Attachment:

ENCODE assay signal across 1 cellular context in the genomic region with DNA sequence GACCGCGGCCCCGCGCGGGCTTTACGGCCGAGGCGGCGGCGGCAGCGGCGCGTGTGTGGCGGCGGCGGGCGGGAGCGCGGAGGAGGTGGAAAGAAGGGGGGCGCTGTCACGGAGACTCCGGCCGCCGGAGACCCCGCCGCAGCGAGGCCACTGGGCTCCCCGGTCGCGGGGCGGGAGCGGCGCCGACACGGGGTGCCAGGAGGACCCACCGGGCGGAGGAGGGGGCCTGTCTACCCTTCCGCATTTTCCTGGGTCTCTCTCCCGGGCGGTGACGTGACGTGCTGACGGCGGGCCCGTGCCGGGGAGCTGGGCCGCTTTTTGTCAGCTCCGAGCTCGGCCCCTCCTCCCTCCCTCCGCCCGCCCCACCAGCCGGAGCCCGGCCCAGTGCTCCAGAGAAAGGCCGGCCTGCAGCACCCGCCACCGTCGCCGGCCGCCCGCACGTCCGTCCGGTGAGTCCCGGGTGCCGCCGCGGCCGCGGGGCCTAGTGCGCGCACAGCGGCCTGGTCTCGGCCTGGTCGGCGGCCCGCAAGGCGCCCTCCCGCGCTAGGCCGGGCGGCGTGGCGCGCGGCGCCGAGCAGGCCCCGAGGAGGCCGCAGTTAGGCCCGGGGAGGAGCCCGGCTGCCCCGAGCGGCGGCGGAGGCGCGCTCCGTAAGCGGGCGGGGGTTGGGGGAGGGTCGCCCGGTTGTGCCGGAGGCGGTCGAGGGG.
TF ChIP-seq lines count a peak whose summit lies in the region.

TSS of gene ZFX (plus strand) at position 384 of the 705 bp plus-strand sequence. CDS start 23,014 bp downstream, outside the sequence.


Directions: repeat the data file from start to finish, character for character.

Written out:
ENCODE assay signal across 1 cellular context in the genomic region with DNA sequence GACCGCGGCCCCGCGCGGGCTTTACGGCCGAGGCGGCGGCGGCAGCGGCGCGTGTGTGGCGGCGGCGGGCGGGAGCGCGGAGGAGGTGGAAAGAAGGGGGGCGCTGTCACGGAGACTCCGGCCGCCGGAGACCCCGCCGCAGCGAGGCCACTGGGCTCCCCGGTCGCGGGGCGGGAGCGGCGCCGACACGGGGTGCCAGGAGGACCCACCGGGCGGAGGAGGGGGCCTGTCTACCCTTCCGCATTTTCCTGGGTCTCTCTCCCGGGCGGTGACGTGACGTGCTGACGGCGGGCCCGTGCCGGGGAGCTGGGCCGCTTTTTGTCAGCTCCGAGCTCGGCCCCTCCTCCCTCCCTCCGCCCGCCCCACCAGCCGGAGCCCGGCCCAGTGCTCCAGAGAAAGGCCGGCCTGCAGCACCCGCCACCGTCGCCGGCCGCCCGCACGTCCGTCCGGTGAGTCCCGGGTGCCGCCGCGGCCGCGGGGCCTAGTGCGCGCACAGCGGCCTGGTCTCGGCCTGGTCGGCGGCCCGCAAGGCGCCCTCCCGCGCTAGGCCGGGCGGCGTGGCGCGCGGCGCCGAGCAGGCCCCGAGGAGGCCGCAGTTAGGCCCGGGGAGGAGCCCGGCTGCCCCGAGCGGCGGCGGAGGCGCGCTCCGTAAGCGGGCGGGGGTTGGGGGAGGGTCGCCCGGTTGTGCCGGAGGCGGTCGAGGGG.
TF ChIP-seq lines count a peak whose summit lies in the region.

TSS of gene ZFX (plus strand) at position 384 of the 705 bp plus-strand sequence. CDS start 23,014 bp downstream, outside the sequence.